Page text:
There was a period late in the lifespan of GM's now-defunct Oldsmobile line when the dependability that had made the line so successful for so long began to be viewed as a drawback, not an asset in a youth-driven marketplace. "Not your father's Oldsmobile" became the new tagline, but it didn't help, as it alienated the people who actually liked their father's cars. GM added different bells and whistles, tweaked the basic concept as much as they could, but eventually phased out the line.To read the full column, click here.
The original "Law & Order" was nearly at that stage last May. NBC was putting together its fall schedule, and suddenly all those familiar, reliable qualities that had made the show one of the most ubiquitous brands in primetime seemed like a hindrance. Why bother tuning in to new episodes of the old warhorse when reruns and the spin-offs were on virtually 24-7 around the channel guide? They tried adding younger, prettier female sidekicks on both the cop and lawyer side without halting the ratings slide. (The move to Fridays didn't help, admittedly, but the show had been trending downward on Wednesdays, too.)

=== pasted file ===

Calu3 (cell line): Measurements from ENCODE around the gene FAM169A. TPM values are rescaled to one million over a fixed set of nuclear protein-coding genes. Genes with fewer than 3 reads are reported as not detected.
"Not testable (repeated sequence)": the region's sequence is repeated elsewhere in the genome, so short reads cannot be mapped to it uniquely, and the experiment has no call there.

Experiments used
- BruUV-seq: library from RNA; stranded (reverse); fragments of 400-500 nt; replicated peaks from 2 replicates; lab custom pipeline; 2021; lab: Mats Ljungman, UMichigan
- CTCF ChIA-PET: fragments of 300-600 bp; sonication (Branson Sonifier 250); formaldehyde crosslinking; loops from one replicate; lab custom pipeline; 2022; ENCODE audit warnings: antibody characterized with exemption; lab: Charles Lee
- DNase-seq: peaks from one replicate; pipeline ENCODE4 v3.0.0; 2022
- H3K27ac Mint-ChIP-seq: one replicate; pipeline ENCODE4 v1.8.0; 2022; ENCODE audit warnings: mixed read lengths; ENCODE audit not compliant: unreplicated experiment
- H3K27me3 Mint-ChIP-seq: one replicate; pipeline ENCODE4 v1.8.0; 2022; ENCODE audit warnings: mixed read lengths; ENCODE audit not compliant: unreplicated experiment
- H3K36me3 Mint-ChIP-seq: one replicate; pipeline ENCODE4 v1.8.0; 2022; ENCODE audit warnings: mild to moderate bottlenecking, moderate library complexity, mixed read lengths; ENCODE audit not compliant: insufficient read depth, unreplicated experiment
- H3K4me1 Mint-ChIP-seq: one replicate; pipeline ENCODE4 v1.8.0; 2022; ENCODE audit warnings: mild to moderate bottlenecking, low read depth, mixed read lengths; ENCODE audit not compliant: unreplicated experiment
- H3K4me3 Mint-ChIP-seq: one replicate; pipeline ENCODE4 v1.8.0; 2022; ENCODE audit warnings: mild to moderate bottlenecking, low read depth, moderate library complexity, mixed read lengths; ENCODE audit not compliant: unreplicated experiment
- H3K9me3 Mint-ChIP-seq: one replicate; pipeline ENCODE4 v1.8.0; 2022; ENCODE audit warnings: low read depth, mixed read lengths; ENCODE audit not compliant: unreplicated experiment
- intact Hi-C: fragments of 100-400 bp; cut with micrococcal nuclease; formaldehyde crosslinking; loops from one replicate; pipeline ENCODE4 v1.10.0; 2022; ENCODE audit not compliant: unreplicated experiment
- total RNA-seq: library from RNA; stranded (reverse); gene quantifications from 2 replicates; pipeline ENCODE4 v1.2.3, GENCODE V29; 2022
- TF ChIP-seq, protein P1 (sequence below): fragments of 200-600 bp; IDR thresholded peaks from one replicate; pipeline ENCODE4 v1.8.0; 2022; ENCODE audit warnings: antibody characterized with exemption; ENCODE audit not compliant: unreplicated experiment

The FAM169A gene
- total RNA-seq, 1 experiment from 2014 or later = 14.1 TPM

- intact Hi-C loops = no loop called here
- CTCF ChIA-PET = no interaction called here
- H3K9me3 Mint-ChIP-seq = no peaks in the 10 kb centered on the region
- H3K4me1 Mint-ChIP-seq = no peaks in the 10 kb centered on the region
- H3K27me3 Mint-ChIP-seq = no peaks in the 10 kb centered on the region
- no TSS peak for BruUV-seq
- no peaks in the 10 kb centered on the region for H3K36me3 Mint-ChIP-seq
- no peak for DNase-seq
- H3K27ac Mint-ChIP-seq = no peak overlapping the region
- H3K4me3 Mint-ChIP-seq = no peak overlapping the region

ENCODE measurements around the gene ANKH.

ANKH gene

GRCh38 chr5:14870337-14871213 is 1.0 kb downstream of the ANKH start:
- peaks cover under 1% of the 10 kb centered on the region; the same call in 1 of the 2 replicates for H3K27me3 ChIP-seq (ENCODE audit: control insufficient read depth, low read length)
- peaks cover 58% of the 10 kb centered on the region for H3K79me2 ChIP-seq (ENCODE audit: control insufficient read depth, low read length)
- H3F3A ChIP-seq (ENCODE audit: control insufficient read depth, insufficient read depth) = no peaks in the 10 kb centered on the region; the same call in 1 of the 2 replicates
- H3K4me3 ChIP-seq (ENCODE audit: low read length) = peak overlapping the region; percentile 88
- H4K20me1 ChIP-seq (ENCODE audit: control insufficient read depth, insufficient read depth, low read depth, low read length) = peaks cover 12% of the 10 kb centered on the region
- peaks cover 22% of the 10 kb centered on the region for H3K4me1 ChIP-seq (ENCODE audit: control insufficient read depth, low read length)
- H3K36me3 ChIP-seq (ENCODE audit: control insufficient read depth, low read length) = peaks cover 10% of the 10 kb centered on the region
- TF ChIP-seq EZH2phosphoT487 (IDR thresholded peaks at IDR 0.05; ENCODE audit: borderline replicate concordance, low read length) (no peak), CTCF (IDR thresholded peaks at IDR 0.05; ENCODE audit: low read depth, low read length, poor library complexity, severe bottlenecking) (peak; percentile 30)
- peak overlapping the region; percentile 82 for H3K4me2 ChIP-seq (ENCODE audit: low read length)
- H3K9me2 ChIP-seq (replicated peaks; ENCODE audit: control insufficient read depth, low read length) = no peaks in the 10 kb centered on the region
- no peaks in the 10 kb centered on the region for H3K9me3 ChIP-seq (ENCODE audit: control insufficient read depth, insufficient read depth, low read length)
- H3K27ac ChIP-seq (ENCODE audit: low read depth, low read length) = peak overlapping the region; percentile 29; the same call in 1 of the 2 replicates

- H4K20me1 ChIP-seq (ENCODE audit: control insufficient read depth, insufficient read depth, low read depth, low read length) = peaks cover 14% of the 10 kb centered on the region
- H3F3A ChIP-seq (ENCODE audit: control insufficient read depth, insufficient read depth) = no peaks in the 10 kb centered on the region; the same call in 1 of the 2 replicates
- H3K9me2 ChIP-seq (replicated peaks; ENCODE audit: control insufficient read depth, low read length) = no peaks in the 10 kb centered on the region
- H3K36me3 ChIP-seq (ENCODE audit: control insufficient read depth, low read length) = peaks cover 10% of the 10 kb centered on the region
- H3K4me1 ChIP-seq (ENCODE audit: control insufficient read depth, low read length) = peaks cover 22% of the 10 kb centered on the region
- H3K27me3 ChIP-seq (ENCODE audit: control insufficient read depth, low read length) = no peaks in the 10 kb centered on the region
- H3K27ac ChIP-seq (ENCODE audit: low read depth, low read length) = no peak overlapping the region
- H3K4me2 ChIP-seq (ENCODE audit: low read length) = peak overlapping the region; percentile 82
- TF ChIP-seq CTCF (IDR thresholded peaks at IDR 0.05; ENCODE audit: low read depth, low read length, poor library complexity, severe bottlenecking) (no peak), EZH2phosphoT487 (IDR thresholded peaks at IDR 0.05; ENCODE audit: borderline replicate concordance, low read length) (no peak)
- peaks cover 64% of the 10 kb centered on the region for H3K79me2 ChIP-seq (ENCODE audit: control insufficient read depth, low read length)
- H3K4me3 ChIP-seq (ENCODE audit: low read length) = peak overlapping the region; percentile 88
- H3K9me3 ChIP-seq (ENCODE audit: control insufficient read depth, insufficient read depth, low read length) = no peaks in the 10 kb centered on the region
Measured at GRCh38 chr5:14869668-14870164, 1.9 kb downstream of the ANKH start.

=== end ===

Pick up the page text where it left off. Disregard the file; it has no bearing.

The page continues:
At the last minute, NBC cut a deal with franchise overlord Dick Wolf to bring the original back at mid-season, which has turned into a stroke of luck. When it returns tonight, it'll be one of the few well-known scripted shows with a lot of episodes left, and much of the competition will be repeats due to the writers' strike.
But the first five episodes of season 18 couldn't help reminding me of the "Not your father's Oldsmobile" campaign.
Wednesday, January 02, 2008
And yet another column from today, reviewing the bright, shiny but still fundamentally familiar new season of "Law & Order":